A robot is now capable of performing the trickiest part of cochlear implant surgery on a live human.

It sounds violent and dangerous, but you’d definitely want a precise robot drilling a 1.8-millimeter hole through your skull — working in just 2.5 millimeters of space — for the procedure that’s so difficult and dangerous that human doctors continue to struggle with it.

In July 2016, a 51-year-old woman participating in a clinical trial became the first patient to successfully undergo cochlear implant surgery, partially completed by a robot. As of two weeks ago, that robot is up to four. The research was published Wednesday in the journal Science Robotics.

This surgery is the sort where the slightest hand tremor could cause permanent damage. And indeed, about a third of patients who opt for it (as performed by human doctors) still end up with hearing loss from damage incurred during the procedure. Robots could change that.

The critical task where the robot takes over here is called a keyhole surgery. A human doctor needs to access the inner ear — the cochlea — from outside the skull. They open up a large section behind the ear and move slowly down, trying to identify bony canals of sensitive facial nerve as they go. Once they’ve found the right place, they need to drill a hole.

“So we said, ‘what if we can drill a vectorized approach from outside the skill, between the nerves, directly toward the cochlea?’” co-author Stefan Weber tells Inverse. “The challenge though is that you can find the angle you want, but when you need the robot to drill it, the surgeon has no idea whether the robot is actually in the right orientation.”

There’s no way to tell just by looking at the robot whether it’s safe to proceed with the drilling. Weber and his colleagues instituted a number of safeguards for this issue, including three separate sensors to monitor the robot’s progress. It’s been successful so far, but we’re still just talking about four people. Will it be able to improve on the percent of patients who suffer hearing loss from the surgery?

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“This is exactly what we’re working on now, to see whether we can get this number down,” Weber says. “We have no estimates, no guesstimates, but this is what motivates the research.”

For now, at least, the robot still only performs part of the surgery — even if it is the most notoriously difficult part — so they won’t be putting human doctors out of work anytime soon. The researchers are working with a cochlear manufacturer to create commercial versions and are in the process of getting the regulatory approvals they need to conduct clinical trials in the future. But the emphasis at the moment is on singular event of the milestone itself (well, technically there are now four), not scaling it up or collecting statistically significant data.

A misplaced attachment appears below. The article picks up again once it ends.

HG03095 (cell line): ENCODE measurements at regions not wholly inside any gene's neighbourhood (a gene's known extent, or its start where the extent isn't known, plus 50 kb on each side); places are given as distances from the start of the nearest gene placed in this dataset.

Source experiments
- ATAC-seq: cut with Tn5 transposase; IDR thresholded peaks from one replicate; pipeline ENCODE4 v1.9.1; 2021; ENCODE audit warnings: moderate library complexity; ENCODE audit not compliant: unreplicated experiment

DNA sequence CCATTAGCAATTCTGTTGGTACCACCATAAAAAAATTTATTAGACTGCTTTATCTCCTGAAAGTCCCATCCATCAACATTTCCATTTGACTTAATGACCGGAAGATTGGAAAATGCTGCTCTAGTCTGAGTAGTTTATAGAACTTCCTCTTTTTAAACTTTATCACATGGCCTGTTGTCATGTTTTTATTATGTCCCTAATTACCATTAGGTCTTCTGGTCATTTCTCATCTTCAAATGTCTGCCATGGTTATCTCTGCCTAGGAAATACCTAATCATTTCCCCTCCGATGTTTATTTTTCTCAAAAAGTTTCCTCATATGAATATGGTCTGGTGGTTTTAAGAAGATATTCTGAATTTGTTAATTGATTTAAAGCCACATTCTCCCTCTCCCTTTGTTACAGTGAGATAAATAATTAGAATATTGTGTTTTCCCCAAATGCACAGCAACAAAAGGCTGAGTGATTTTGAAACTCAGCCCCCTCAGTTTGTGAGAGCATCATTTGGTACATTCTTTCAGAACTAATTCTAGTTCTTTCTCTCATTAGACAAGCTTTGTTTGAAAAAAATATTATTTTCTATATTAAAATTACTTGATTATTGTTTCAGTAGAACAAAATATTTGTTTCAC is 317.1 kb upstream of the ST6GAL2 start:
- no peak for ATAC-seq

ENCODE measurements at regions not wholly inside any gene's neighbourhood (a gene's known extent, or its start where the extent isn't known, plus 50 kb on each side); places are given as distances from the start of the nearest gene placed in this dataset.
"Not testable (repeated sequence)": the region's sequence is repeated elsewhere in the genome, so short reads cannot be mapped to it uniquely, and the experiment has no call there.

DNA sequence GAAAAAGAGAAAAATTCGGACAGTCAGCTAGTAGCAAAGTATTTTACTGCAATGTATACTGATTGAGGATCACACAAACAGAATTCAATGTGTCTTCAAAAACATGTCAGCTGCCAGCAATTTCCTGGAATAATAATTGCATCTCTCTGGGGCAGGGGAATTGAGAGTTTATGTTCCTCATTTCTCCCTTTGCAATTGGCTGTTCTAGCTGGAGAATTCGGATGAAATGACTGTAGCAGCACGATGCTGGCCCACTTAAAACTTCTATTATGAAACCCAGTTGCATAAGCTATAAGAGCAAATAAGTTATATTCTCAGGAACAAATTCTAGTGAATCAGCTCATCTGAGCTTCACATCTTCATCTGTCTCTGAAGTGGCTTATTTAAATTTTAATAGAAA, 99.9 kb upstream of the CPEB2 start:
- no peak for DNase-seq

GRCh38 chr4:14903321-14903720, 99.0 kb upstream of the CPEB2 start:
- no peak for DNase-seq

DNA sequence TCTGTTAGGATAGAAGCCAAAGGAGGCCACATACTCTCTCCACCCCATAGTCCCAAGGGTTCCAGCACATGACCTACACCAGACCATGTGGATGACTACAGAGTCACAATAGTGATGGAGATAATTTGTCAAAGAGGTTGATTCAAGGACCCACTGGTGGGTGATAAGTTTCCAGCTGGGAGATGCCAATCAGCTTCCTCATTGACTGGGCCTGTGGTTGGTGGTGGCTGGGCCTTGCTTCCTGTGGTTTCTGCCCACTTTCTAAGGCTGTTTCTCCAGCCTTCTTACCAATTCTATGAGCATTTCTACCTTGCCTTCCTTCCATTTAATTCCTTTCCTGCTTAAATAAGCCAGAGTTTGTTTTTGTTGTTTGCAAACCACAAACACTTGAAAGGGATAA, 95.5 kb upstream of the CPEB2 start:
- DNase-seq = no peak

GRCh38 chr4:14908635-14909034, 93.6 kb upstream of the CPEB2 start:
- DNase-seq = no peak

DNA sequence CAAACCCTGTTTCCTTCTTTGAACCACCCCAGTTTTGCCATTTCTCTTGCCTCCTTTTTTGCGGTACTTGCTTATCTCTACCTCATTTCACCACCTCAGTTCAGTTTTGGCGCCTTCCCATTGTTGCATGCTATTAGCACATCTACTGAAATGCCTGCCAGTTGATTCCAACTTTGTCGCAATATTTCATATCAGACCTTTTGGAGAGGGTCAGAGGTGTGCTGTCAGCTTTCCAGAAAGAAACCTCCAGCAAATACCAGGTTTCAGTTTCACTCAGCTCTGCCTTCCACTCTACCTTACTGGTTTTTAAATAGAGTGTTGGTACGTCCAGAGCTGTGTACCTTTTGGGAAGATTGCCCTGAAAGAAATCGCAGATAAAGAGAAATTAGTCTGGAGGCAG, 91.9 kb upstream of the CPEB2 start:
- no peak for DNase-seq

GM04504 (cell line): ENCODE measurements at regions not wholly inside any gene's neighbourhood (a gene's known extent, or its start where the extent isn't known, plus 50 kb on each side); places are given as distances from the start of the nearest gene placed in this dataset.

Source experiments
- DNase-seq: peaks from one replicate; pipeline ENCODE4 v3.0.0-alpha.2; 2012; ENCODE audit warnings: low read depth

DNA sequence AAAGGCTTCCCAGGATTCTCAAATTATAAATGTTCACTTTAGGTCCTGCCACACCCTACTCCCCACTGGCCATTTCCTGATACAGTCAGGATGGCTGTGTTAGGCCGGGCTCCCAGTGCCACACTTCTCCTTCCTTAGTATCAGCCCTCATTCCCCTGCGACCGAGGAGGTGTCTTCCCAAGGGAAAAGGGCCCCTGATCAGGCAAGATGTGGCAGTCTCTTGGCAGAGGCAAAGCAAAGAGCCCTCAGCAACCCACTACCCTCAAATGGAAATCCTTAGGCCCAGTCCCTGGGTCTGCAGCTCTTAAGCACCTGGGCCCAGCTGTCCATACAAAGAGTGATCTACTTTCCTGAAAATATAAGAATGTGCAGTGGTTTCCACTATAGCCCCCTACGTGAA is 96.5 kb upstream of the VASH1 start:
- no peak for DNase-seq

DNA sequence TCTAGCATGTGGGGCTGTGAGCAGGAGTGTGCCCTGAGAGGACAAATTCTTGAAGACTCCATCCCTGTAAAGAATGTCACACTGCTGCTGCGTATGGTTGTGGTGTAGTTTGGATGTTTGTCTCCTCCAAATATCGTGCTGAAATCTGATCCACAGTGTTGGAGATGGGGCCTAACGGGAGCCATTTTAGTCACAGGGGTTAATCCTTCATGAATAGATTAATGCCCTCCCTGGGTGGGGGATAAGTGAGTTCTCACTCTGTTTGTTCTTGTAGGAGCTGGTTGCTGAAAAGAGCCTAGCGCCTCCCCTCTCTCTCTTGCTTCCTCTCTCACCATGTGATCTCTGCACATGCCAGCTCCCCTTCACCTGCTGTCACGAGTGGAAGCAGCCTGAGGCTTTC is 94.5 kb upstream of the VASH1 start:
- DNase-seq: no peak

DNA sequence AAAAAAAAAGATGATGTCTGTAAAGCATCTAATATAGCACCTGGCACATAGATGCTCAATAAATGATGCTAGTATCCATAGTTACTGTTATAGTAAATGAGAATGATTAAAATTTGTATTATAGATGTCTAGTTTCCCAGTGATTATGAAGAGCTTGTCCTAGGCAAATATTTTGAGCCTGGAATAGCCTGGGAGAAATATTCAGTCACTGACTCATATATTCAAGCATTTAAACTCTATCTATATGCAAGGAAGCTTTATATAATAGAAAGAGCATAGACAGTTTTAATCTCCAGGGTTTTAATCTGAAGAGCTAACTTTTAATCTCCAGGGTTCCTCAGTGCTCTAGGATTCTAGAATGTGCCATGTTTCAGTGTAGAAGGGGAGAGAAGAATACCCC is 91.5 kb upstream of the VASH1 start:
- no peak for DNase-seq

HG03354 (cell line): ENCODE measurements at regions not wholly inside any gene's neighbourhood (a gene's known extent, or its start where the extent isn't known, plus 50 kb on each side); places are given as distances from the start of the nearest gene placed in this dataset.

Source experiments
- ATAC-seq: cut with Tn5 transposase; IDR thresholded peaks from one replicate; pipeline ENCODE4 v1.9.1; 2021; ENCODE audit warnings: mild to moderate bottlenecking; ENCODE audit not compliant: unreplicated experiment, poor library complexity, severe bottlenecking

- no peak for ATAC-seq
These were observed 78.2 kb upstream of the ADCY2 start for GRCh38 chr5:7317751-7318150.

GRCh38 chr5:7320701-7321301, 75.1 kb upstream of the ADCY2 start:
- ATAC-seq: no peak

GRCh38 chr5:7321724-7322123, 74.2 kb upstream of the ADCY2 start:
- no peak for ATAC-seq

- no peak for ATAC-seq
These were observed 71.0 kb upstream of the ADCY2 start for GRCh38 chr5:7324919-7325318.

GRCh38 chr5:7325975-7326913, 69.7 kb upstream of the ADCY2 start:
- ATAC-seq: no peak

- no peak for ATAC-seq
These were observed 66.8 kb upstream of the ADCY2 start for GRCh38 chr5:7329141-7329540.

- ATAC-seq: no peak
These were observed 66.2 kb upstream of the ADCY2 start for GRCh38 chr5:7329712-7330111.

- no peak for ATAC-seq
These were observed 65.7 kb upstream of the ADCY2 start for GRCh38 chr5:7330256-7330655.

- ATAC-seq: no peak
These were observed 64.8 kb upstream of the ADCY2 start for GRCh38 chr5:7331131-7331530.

“It’s a tech story right now,” Weber says.


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Surgical robot systems can work beyond the limits of human perception, dexterity and scale making them inherently suitable for use in microsurgical procedures. However, despite extensive research, image-guided robotics application for microsurgery have seen limited introduction into clinical care to date. Among others, challenges are geometric scale and haptic resolution at which the surgeon cannot sufficiently control a device outside the range of human faculties. Mechanisms are required to ascertain redundant control on process variables that ensure safety of the device, much like instrument-flight in avionics. Cochlear Implantation surgery (CI) is a microsurgical procedure, in which specific tasks are at sub-millimetric scale and exceed reliable visuo-tactile feedback. CI is subject to intra- and inter-operative variations, leading to potentially inconsistent clinical and audiological outcomes for patients. The concept of robotic CI aims to increase consistency of surgical outcomes such as preservation of residual hearing and reduce invasiveness of the procedure. We report the first successful image-guided, robotic CI in man. The robotic treatment model encompasses: computer-assisted surgery planning, precision stereotactic image-guidance, in-situ assessment of tissue properties and multipolar neuromonitoring, based on in vitro, in vivo and pilot data. The clinical assessment sets-out the surgical workflow: planning, robotic access-drilling, computer-assisted electrode selection and keyhole electrode-placement. The model is expandable to integrate additional robotic functionalities such as cochlear access and electrode insertion. Our results demonstrate the feasibility and possibilities of using robotic technology for microsurgery on the lateral skull base. It has the potential for significant benefit in other microsurgical domains for which there is no task-oriented, robotic technology available at present.

Photos via Weber et al.